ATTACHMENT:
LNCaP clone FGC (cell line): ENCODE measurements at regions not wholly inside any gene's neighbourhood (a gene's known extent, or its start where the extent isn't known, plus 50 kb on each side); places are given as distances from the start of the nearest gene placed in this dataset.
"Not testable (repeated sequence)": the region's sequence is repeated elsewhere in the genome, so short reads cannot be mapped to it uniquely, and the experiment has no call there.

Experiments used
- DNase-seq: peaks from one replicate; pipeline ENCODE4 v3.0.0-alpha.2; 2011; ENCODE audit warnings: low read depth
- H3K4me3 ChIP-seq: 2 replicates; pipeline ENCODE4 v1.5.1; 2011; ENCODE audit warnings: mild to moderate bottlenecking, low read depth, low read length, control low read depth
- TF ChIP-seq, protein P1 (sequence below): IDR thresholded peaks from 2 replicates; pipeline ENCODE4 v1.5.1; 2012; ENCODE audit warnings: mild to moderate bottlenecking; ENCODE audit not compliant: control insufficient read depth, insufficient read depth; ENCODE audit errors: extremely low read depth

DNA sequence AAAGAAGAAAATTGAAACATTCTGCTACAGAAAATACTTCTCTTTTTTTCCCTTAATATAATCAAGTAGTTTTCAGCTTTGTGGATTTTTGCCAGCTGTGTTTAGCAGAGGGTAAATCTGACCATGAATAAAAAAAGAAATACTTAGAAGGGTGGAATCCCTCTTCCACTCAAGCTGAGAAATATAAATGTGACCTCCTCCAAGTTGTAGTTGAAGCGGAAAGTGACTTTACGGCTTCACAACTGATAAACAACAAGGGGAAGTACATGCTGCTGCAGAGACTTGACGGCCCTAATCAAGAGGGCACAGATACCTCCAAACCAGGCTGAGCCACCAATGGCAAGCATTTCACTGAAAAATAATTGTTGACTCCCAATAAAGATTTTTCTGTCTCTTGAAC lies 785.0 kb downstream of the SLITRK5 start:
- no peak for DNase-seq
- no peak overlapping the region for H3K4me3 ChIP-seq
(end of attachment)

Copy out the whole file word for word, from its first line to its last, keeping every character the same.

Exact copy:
LNCaP clone FGC (cell line): ENCODE measurements at regions not wholly inside any gene's neighbourhood (a gene's known extent, or its start where the extent isn't known, plus 50 kb on each side); places are given as distances from the start of the nearest gene placed in this dataset.
"Not testable (repeated sequence)": the region's sequence is repeated elsewhere in the genome, so short reads cannot be mapped to it uniquely, and the experiment has no call there.

Experiments used
- DNase-seq: peaks from one replicate; pipeline ENCODE4 v3.0.0-alpha.2; 2011; ENCODE audit warnings: low read depth
- H3K4me3 ChIP-seq: 2 replicates; pipeline ENCODE4 v1.5.1; 2011; ENCODE audit warnings: mild to moderate bottlenecking, low read depth, low read length, control low read depth
- TF ChIP-seq, protein P1 (sequence below): IDR thresholded peaks from 2 replicates; pipeline ENCODE4 v1.5.1; 2012; ENCODE audit warnings: mild to moderate bottlenecking; ENCODE audit not compliant: control insufficient read depth, insufficient read depth; ENCODE audit errors: extremely low read depth

DNA sequence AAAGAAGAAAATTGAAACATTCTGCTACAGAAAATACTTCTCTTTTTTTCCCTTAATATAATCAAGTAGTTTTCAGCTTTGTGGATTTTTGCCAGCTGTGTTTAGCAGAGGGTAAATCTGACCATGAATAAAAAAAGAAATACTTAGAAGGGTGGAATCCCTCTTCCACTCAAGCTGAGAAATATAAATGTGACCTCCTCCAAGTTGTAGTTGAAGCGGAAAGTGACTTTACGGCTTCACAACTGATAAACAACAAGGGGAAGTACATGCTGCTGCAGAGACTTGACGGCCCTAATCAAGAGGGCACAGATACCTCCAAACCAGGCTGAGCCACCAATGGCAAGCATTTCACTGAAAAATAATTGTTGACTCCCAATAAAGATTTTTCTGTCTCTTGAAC lies 785.0 kb downstream of the SLITRK5 start:
- no peak for DNase-seq
- no peak overlapping the region for H3K4me3 ChIP-seq